Like Michael Redgrave’s ventriloquist driven to murder by his unsettlingly animate but still-wooden dummy in Alberto Cavalcanti’s segment of the portmanteau British horror film Dead of Night (1945), the uncanny and disturbing qualities of puppets, both in action and as objects, lie in this ability to mirror our own fears that this might be our general predicament: that someone might be pulling our strings (ps see notes on Ligotti and Metzinger). Even when invested with the illusion of consciousness, puppets can only stage their revolts for as long as they are manipulated, while remaining subject to the actions of ‘invisible hands’. Perhaps pupaphobia, the fear of puppets, has its root in an unconscious sense that we are not in control, either; that our voices and actions are not our own.
It’s a point obliquely made in Dan and Rodney Graham’s Don’t Trust Anyone Over Thirty (2004), a ‘rock opera puppet show’ (and loose adaptation of the 1968 exploitation film Wild in the Streets) made in collaboration with Tony Oursler, Phillip Huber and the avant-rock duo, Japanther. A mixed media staging, presented at Eastside Projects on digital film, it’s the story of an idealistic revolutionary youth movement at the tail end of the sixties and its transfiguration into a comically groovy new form of fascism, a liberation far worse than the system it set out to oppose. Partly a restatement of the old maxim ‘power corrupts’, partly a parable about the symptoms and causes of oppression, the tiny marionettes in Don’t Trust Anyone Over Thirty act out their doomed revolutionary pantomime under the control of puppeteers whose polished shoes and trouser-legs are always visible behind the networks of pulled strings directing the narrative, like the lower floors of corporate tower-blocks in a financial district.
In this light, it’s arguable that the revolts staged by Věra Chytilová’s anti-heroines in Sedmikrásky and the artist’s principled refusal to serve the oppressive hand in Jiří Trnka’s Ruka, are both ultimately futile – indeed, in Chytilová’s film, the very pointlessness and arbitrary nature of the two womens’ orgy of destruction is, if anything, the source of its fleeting potency. But at least such acts have offered examples of puppets refusing to act out the scripts written for them, achieving not a free consciousness, exactly, but a temporary liberation from the forces directing their actions. And perhaps there’s no escape: in Jan Švankmajer’s Byt (The Flat), made in 1968, the human protagonist, trying to follow his conformist daily routine, is tormented and controlled by the inanimate objects in his small apartment, as though rendered a puppet merely by the forces at work in the world he inhabits.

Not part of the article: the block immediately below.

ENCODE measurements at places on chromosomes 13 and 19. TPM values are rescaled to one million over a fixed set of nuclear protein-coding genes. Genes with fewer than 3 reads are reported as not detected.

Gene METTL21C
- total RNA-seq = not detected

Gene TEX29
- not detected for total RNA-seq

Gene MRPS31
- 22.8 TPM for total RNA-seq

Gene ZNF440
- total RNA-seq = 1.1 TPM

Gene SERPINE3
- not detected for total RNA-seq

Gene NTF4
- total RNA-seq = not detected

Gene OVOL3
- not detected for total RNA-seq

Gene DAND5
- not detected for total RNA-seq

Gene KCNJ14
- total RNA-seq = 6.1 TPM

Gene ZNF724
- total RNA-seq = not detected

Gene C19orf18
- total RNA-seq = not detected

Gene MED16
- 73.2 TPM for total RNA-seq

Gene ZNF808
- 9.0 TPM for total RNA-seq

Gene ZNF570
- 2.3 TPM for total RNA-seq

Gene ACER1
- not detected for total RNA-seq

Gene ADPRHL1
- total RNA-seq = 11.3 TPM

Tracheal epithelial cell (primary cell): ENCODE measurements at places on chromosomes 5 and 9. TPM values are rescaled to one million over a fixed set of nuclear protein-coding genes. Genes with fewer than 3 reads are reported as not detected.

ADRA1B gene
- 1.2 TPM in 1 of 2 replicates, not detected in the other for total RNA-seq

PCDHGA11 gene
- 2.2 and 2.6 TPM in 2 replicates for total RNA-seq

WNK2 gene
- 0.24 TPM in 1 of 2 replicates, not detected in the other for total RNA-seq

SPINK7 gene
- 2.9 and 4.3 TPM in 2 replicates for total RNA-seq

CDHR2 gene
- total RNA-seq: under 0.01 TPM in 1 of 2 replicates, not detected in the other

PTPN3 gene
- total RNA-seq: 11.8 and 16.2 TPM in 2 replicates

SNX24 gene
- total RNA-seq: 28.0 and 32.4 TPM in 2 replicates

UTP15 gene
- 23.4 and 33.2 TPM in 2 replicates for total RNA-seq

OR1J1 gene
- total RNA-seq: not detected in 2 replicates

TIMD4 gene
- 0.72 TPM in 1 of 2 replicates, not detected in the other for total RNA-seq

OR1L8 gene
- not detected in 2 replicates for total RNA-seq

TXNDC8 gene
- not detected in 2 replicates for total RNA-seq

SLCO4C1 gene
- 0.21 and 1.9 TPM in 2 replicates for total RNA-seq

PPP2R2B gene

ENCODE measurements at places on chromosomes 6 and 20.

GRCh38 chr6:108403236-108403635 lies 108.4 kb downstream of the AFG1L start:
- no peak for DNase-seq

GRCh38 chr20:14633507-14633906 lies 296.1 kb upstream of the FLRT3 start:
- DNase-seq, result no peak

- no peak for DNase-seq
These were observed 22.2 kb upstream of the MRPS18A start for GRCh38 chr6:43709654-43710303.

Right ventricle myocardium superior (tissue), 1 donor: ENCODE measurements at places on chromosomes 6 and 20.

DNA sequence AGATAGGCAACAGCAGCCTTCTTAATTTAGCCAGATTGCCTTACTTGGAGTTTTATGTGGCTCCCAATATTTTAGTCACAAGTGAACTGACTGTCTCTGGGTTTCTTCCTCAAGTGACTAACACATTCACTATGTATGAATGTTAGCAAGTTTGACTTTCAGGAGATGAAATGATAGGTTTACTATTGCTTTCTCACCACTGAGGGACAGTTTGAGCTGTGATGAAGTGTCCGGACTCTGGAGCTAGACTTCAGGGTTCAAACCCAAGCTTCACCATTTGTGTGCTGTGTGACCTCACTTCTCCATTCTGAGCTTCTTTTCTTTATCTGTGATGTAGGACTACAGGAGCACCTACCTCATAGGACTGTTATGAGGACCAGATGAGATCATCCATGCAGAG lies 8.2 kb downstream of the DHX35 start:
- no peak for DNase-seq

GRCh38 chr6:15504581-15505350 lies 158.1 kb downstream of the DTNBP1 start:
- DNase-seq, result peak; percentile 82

In 1965, when Věra Chytilová was completing Sedmikrásky and Jiří Trnka was in his Prague studio making Ruka, Jan Švankmajer was already working on Rakvičkárna (Punch and Judy, or The Coffin Factory), a short puppet film released in 1966 that portrayed the characters from England’s adopted commedia del’arte folk theatre in another guise, as the solemn duellists of a Punch and Judy show without kazoos and crocodiles, strings of sausages and policemen, just a willed and murderous intent at the hands of the puppeteer, whose hands are revealed at the beginning and end of the story. In both Alice (1987) and Faust (1994), Švankmajer’s protagonists oscillate between inexpressive humanity and doll or puppet states, their characters and motivations unchanged by the arbitrary transformations.